Commentary Forum: 11/25

Forum Center: Abuse of power? (or, cool dad pardons son for drug possession)

By Sarah Sidlow

Illustration: Jed Helmers

In 2003, Arkansas Governor Mike Beebe’s son, Kyle, was arrested for possession of a controlled substance, two ounces of marijuana, with the intent to deliver. Kyle was charged a fine and sentenced to three years of probation, which he served without incident. When his son was arrested, the governor said, “If he broke the law, he needs to pay for it. He needs to be treated like everybody else – no better, worse.”

Recently, Governor Beebe, a Democrat who will retire in January, due to term limits, announced he will pardon his son, expunging his felony record. Beebe has issued more than 700 similar pardons during his time in office, most of which have been for young, nonviolent people with drug convictions. While this may seem like a lot, it is hundreds fewer than his predecessor, Republican Mike Huckabee, who has been criticized for approving pardons of more serious felons. Beebe said the decision to pardon his son was unanimously recommended by the state Pardons and Parole Board (whose members are appointed by the governor), after the now-34-year-old Kyle wrote a lengthy letter in his application for pardon asking for “a second chance at life.” Kyle Beebe’s application for pardon also said he had previously been convicted for public intoxication and disorderly conduct. The pardon would mean a full restoration of Kyle Beebe’s rights, including the right to bear arms.

Critics of Governor Beebe’s decision to pardon his son see this as an abuse of power – and wonder if Kyle is, indeed, being “treated like everybody else.” They claim the unanimous decision by the state Pardons and Parole Board is invalid as an argument, as its members are hand-selected by the governor himself.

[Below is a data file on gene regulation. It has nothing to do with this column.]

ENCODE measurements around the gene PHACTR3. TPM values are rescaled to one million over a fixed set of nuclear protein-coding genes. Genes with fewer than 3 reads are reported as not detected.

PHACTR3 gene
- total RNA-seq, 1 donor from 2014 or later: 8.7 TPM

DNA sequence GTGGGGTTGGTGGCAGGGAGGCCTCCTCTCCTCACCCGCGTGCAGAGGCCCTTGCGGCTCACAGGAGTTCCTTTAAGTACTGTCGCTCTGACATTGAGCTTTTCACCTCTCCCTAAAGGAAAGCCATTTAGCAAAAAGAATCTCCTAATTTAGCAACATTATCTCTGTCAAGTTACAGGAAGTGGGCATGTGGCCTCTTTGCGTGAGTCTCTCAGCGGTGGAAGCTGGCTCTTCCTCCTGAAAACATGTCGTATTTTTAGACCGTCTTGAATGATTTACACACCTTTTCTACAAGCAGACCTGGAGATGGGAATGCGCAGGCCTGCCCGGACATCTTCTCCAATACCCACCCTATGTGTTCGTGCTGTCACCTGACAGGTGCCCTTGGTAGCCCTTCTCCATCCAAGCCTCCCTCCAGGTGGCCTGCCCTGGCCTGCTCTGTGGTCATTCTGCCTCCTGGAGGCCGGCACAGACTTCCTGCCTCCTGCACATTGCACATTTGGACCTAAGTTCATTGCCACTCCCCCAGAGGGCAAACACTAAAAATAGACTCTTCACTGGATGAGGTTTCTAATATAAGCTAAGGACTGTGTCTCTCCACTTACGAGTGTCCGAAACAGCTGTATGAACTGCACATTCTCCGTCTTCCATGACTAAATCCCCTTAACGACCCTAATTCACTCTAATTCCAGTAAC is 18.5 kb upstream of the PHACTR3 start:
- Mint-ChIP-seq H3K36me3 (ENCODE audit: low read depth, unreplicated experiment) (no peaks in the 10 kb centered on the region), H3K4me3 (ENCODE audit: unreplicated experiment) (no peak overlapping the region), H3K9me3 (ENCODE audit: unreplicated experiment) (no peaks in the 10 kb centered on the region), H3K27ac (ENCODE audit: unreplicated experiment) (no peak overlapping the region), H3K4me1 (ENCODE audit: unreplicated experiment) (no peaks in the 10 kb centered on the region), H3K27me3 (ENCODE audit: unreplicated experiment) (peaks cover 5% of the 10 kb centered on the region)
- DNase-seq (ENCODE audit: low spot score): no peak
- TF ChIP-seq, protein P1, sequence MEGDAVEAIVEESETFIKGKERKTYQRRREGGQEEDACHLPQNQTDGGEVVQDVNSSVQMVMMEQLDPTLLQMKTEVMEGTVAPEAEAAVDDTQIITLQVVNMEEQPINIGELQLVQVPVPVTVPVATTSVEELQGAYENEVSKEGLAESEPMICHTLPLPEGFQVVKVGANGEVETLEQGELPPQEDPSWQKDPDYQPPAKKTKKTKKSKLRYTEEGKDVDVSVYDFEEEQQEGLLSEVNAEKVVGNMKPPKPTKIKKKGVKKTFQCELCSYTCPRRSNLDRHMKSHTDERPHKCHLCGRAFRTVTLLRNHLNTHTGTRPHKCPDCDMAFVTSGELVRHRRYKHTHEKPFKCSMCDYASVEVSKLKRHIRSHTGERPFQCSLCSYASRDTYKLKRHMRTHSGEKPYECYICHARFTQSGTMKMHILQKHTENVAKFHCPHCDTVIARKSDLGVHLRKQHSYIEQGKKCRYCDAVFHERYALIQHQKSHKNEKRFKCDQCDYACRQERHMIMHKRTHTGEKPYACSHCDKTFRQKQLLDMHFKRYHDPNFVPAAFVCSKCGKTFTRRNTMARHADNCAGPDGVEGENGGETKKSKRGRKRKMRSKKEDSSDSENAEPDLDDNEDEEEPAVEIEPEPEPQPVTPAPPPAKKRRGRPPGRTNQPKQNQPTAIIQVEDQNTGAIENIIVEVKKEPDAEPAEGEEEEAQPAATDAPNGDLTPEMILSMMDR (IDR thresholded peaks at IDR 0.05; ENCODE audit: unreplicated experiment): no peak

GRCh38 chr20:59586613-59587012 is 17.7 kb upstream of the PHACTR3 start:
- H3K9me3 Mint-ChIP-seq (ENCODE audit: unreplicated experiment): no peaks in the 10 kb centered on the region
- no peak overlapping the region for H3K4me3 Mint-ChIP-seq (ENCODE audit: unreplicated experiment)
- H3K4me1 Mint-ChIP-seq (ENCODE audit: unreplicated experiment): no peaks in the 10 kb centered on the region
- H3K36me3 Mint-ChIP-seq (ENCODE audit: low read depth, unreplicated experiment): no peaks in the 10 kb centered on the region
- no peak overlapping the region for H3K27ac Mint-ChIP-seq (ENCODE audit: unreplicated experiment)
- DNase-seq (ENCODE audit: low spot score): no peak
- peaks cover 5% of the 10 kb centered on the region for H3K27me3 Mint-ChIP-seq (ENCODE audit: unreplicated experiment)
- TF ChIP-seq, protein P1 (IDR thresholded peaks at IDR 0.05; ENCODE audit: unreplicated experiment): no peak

But Beebe contends the issue is about fairness. While he understands why this particular pardon is coming under such scrutiny, he claims it is consistent with his past near-decade of pardoning young adults with drug offenses – giving those people a second chance at life.

In fact, he claims he would have pardoned his son earlier, had Kyle not “[taken] his sweet time about asking.” Proponents of the pardon claim it is a step in the right direction – toward pardoning all nonviolent drug offenders.

The same day Governor Beebe announced the pardon, he put on hold plans to pardon 34-year-old Michael Jackson, a childhood friend of his son and a former player on the peewee football team Beebe coached. Jackson had been arrested in a 2007 Internet sting for trying to meet with an officer who posed as a 14-year-old girl. He served a two-year prison sentence after pleading guilty to a felony charge for Internet stalking of a child.

While Beebe’s lame-duck period has certainly caused more national fanfare than he intended, he claims he will not leave the political arena feeling burned, just a little embarrassed.

Reach DCP Editor Sarah Sidlow at

Commentary Forum Question of the Week:

Arkansas Governor Mike Beebe has announced he will pardon his son for a 2003 felony conviction for marijuana possession. Is this pardon bad political form?

Commentary Left: The state unworthy of pardon

By Ben Tomkins

Governor Beebe is, as the Governor of Arkansas, granted the authority to pardon anyone he chooses by Article 6 section 18:

“In all criminal and penal cases, except in those of treason and impeachment, the Governor shall have power to grant reprieves, commutations of sentence, and pardons, after conviction;

Furthermore, this is a power solely invested in the Executive Department (the word “Branch” is not used), and, with the exception of treason, does not require advice and consent of the Senate. This is further strengthened by Article 4 section 2. Separation of Departments:

No person or collection of persons, being of one of these departments, shall exercise any power belonging to either of the others…”

It’s easy to look at the situation and judge Governor Beebe for pardoning his son, particularly in an age of mass media that is exceptional at communicating headlines and terrible at nuance. I can understand, at first glance, the frustration that he’s a lame duck and the fact that the people of Arkansas will not have an opportunity to officially tar and feather him in the next election, ride him out of office on a rail and dump him into the Mississippi.

However, the story has been blown way out of proportion. I think most people don’t have any idea what the actual circumstances are and believe he’s opening a cell door for his son. He’s not. It’s a nonviolent offense for which his son has paid his dues, and now it exists solely as a black mark on his permanent record.